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Re: Overheard at Work
« Reply #15581 on: November 07, 2016, 08:00:09 AM »
I find it hard to understand why y'all object so strongly to socialised healthcare. (I mean, it's been explained to me, but I still don't get it.)

Because as an employed white collar worker with an employed white collar worker spouse, I feel like my healthcare is the best in the world.  My insurance company is not unreasonable, I've got plenty of coverage, and if I have a problem I can go see some of the best doctors on the planet for not a ton of money. 

I consider the government pretty much entirely incompetent at about everything they do, and I don't see how inserting themselves into the good deal I've got going can make it better for me.  For other people, yes, I'm aware they have shitty circumstances, but for me they can ONLY cock it up.

I could not agree more.

The stories about people in socialized medicine countries waiting months/years to see a specialist or get the services/meds they need scare the hell out of me.

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Re: Overheard at Work
« Reply #15582 on: November 07, 2016, 08:13:41 AM »
I find it hard to understand why y'all object so strongly to socialised healthcare. (I mean, it's been explained to me, but I still don't get it.)

Because as an employed white collar worker with an employed white collar worker spouse, I feel like my healthcare is the best in the world.  My insurance company is not unreasonable, I've got plenty of coverage, and if I have a problem I can go see some of the best doctors on the planet for not a ton of money. 

I consider the government pretty much entirely incompetent at about everything they do, and I don't see how inserting themselves into the good deal I've got going can make it better for me.  For other people, yes, I'm aware they have shitty circumstances, but for me they can ONLY cock it up.

I'm in basically the same place as you (employed white collar worker with great health care through work), and I definitely hear where you're coming from. I'm just a little unclear on whether you're saying that the potential cost to you outweighs the benefits to others in worse circumstances, or if you're saying that you support socialized medicine because of the benefit to others, despite the cost to you.

If it's the former, it might be worth considering that many countries with public healthcare also have private insurance providers. (See jinga nation's comments about family in London.)

Another question: what do you plan to do after age 65? Would you use Medicare, with the attendant potential for government headaches, or buy private insurance?

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Re: Overheard at Work
« Reply #15583 on: November 07, 2016, 08:14:00 AM »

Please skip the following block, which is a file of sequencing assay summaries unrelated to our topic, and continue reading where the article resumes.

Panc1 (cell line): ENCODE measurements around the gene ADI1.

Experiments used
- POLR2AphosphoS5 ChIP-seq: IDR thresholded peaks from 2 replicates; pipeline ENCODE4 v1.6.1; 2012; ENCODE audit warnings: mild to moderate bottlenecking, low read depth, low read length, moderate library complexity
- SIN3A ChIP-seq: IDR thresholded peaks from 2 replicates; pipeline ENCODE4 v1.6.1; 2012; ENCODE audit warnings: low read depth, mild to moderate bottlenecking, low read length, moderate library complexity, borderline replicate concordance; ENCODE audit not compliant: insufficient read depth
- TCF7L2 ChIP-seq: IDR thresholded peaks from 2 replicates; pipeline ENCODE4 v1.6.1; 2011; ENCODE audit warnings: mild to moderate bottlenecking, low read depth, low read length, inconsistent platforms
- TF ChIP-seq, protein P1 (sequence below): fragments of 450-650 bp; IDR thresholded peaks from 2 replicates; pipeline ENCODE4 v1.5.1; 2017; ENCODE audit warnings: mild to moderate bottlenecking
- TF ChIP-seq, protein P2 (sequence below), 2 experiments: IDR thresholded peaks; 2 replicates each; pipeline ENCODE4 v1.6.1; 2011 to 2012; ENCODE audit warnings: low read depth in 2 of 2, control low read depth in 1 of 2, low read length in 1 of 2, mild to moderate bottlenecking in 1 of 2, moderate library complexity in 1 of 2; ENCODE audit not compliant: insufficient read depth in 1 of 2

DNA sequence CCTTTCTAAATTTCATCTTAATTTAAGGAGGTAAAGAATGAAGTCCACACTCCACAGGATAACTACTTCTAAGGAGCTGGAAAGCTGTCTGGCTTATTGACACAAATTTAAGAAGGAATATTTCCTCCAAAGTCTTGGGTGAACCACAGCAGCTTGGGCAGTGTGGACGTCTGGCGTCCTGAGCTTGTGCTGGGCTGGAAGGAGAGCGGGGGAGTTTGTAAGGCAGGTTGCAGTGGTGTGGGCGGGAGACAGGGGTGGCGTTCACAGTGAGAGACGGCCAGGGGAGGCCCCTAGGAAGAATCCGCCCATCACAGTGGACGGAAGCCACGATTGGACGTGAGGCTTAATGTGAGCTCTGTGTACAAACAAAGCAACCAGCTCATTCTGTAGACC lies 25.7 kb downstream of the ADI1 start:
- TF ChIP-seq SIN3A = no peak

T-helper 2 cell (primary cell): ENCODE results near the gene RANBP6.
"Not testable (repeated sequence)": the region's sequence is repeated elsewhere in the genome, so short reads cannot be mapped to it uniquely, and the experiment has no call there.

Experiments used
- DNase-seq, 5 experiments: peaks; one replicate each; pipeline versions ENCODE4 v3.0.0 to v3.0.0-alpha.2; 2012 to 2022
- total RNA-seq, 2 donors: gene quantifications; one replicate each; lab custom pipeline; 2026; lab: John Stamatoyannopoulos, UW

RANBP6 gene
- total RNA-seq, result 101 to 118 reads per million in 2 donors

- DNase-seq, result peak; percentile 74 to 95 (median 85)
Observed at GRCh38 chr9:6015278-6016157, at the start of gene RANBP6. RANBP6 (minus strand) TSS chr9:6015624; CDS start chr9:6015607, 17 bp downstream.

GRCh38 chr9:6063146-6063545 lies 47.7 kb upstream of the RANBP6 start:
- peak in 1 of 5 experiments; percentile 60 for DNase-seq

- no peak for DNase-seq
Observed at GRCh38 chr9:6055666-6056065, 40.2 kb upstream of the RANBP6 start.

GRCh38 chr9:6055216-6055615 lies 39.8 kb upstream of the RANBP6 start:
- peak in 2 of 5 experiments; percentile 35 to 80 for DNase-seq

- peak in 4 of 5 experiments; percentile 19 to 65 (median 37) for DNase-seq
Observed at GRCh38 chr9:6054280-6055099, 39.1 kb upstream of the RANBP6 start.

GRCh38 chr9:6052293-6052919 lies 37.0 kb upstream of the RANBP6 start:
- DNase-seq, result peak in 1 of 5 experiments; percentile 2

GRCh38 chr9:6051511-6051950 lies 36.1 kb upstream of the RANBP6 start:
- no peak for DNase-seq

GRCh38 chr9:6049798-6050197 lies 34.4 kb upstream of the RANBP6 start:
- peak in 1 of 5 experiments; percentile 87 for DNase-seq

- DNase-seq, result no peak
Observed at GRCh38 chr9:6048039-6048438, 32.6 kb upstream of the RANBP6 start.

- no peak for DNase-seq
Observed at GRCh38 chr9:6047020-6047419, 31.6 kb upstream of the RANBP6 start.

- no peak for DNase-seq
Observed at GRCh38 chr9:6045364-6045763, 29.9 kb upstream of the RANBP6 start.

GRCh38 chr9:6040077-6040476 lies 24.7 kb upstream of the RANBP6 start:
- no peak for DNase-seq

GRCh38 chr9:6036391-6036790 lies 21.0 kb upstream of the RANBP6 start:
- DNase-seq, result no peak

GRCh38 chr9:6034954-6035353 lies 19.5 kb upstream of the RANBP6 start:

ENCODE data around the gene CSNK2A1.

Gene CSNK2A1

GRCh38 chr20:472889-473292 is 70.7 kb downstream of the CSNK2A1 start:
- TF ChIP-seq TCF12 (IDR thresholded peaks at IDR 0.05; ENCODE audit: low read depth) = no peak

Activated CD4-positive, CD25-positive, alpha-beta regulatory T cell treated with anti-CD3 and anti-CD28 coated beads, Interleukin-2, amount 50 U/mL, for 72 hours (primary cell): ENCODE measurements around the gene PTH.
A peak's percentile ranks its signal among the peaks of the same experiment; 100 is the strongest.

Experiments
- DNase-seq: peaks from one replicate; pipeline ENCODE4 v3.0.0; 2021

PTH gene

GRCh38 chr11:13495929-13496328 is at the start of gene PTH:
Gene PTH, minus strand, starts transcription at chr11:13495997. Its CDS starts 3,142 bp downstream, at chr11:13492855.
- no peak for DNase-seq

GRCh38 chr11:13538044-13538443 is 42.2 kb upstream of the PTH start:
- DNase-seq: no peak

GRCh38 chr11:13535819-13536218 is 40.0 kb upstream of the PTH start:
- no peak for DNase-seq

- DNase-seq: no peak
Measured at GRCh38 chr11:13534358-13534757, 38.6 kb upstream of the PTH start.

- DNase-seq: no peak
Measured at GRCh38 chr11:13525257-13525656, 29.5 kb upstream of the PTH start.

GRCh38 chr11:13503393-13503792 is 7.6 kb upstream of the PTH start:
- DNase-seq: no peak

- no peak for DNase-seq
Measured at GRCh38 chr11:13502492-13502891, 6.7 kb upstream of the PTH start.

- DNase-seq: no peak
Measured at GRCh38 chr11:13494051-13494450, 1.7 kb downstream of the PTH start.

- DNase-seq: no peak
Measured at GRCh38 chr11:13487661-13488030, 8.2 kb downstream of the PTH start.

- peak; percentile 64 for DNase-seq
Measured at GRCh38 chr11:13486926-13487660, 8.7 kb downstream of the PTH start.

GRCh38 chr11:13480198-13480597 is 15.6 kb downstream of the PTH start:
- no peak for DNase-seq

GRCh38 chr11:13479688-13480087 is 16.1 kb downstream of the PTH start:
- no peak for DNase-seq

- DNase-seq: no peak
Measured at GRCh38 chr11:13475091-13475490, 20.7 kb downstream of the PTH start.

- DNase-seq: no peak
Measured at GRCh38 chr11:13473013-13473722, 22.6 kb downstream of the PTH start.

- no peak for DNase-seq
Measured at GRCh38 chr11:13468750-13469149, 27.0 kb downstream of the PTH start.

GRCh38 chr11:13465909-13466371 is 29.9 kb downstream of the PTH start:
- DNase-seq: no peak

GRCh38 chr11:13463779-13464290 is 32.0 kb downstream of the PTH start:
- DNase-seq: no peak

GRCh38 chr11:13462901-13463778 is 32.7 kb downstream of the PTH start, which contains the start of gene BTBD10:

I find it hard to understand why y'all object so strongly to socialised healthcare. (I mean, it's been explained to me, but I still don't get it.)

Because as an employed white collar worker with an employed white collar worker spouse, I feel like my healthcare is the best in the world.  My insurance company is not unreasonable, I've got plenty of coverage, and if I have a problem I can go see some of the best doctors on the planet for not a ton of money. 

I consider the government pretty much entirely incompetent at about everything they do, and I don't see how inserting themselves into the good deal I've got going can make it better for me.  For other people, yes, I'm aware they have shitty circumstances, but for me they can ONLY cock it up.

Do you make all your decisions from a "* everyone else, I want mine" perspective?  That's what this post sounds like, at least.

I am genuinely curious.
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Re: Overheard at Work
« Reply #15584 on: November 07, 2016, 08:19:22 AM »
I find it hard to understand why y'all object so strongly to socialised healthcare. (I mean, it's been explained to me, but I still don't get it.)

Because as an employed white collar worker with an employed white collar worker spouse, I feel like my healthcare is the best in the world.  My insurance company is not unreasonable, I've got plenty of coverage, and if I have a problem I can go see some of the best doctors on the planet for not a ton of money. 

I consider the government pretty much entirely incompetent at about everything they do, and I don't see how inserting themselves into the good deal I've got going can make it better for me.  For other people, yes, I'm aware they have shitty circumstances, but for me they can ONLY cock it up.

Do you make all your decisions from a "* everyone else, I want mine" perspective?  That's what this post sounds like, at least.

I am genuinely curious.

Essentially, yeah, I do.  I am not in favor of making it worse for me, the Average Productive Worker, to benefit others.  Sorry. 

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Re: Overheard at Work
« Reply #15585 on: November 07, 2016, 08:21:45 AM »
I find it hard to understand why y'all object so strongly to socialised healthcare. (I mean, it's been explained to me, but I still don't get it.)